Hello, friends! Not much excitement over here other than finally getting the hang of my new station. It’s been tough without the ticket monitor on our station functioning properly, although it did magically resume working on Friday and lasted the whole night… until one of the cooks turned it off. It never turned back on and my station partner and I wanted to kick his ass for it.
On the bright side, even though I feel like I’ve been struggling a bit, I am still getting a lot of positive feedback from the sous chefs. The one who runs the Expensive Private Dining Room (whose work area is right next to my old station) said he missed me and wants me to come back because he doesn’t like how the boys over there run things. The sous chef who is most senior and seems to be Chef’s right hand man is always glad to see me working on my new station. “It’s so much cleaner with you over here!” he says. And since we’ve been completely verbal on our tickets, I think I’ve impressed him with my ability to remember, keep track of, and execute the dishes. I believe the words he used were, “I trust you” along with the mutual respect that comes with having the experience of working in a “traditional” “old school” kitchen without the fancy computer screens.
In case I’ve lost anyone with the phrase “verbal fire” or “verbal tickets,” imagine any episode of a show like Hell’s Kitchen. The chef just shouts out the orders one after the other, “Checking in: one scallop, one risotto, followed by one lamb, one welli” and the cooks pause from whatever they’re doing to reply “Heard” or “Yes, Chef”. One table is easy enough to keep track of, but then another table walks in… “Fire two scallops.” Now you’ve got three all day and he’ll want to know how much time you need for the first one (or the next two, or if you’ll send all three at the same time). You should be producing top quality dishes every time and rest assured, more tickets will be coming in throughout the night.
Keep in mind that I’m juggling this for eight dishes on our station, two of which require communicating with other stations, and we did 400+ covers on Saturday night. On more than one occasion, I overheard a guy over on the Cold Line wondering out loud, “How the hell do you keep track of all that?!”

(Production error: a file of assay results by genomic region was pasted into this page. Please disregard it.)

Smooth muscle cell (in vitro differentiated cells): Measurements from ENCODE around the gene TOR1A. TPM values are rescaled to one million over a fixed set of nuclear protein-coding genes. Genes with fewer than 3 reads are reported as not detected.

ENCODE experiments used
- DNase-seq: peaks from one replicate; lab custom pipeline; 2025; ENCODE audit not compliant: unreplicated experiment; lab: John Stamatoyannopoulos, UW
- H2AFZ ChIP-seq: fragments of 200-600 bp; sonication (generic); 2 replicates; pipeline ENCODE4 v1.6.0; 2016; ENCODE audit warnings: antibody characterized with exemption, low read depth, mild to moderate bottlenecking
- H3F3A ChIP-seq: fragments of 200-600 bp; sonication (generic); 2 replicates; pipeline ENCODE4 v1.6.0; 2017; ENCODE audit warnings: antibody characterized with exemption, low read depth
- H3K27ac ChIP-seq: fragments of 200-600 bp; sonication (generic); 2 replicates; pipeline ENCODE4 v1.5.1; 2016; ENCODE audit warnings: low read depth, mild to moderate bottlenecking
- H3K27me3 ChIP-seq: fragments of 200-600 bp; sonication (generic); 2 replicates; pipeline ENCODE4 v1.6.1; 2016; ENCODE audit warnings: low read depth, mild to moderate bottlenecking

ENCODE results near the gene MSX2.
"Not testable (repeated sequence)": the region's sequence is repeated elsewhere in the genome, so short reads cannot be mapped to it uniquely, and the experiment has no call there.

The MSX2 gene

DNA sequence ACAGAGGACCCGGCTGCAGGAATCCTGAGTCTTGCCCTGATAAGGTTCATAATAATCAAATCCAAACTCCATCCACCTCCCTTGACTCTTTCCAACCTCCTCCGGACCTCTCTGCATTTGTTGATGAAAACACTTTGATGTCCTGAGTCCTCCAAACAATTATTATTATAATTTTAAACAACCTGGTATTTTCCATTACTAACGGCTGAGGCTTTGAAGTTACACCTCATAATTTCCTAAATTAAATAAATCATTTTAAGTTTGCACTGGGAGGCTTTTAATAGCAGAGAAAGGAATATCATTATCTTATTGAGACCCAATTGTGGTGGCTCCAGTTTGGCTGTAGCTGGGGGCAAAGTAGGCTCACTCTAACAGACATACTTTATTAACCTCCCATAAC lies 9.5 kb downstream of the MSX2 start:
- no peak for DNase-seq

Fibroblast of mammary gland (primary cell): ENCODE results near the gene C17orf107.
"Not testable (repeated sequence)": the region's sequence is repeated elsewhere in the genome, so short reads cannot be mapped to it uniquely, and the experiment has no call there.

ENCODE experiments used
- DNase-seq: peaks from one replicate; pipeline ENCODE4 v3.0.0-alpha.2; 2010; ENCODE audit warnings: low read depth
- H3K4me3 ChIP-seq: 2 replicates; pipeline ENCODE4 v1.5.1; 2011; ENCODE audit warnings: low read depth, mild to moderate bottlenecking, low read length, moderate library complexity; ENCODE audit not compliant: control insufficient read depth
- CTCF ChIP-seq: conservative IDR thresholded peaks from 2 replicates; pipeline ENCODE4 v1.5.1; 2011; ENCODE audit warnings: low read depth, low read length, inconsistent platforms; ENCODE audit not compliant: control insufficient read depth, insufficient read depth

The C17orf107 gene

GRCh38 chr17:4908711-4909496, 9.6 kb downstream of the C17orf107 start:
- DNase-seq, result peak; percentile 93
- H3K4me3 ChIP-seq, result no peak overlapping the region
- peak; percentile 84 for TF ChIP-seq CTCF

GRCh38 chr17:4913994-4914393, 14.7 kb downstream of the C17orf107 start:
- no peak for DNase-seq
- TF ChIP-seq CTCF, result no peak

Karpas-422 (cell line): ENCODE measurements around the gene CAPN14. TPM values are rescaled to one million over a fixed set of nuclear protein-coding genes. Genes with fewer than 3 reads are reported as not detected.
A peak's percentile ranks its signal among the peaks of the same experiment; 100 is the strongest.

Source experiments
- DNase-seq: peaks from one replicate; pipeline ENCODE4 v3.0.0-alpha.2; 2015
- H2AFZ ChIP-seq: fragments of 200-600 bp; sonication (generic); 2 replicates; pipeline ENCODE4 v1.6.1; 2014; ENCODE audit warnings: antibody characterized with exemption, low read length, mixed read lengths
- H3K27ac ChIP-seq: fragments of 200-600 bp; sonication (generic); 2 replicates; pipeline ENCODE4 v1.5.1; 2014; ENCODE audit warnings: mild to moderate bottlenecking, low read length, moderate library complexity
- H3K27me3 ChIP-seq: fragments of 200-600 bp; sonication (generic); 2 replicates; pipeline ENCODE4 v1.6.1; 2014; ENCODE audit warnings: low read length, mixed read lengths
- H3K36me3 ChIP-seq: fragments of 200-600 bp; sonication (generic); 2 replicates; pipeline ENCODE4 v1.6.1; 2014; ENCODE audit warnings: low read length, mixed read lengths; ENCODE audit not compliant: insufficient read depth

This station has really put me to the test but I think I’m rising to the challenge and earning respect from my peers. I didn’t realize it at first but Plancha 2 is like the Fish Station in our kitchen. That means that in under 2 years in the industry, I’ve not only made it onto the Hot Line, I have worked my way up to Fish. That’s pretty badass if I do say so myself. :)
I forgot to mention that the display monitor for the ticket system on our station has been broken since Wednesday night and we’ve been running verbal tickets old school style all week. It’s already an added layer of stress to keep track of your board in your head but what made it worse was that the sous chefs didn’t always call out our tickets to us, causing us to miss some dishes entirely and needing to pick them up on the fly. Tonight was a rough night for me, primarily due to doing 300+ covers without a working ticket monitor. But I also blame those Norwegian lobsters. They’re a pain in the butt and we ended up selling 18 orders back to back.
Toward the end of the night, the sous chef turned to us and said to fire 25 orders of the langoustine special. I was just about to panic (and maybe cry) when he said he was just kidding. So not funny :(
I’m still alive! Sorry for the lack of updates. It’s been a crazy couple of weeks working 7 days then off for 2, 6 days then off for 1, 2 busy days and then I got a very, very rare 3 day weekend! Those are almost unheard of in my line of work, but I had requested Saturday off for Honey Bunny’s fundraising gala (which was a HUGE success by the way!) and they happened to give me my “usual” Sunday-Monday for the following week. So after the stress of planning, organizing, and executing such an awesome event, Honey Bunny and I wanted to unwind so we took a quick getaway to Vegas!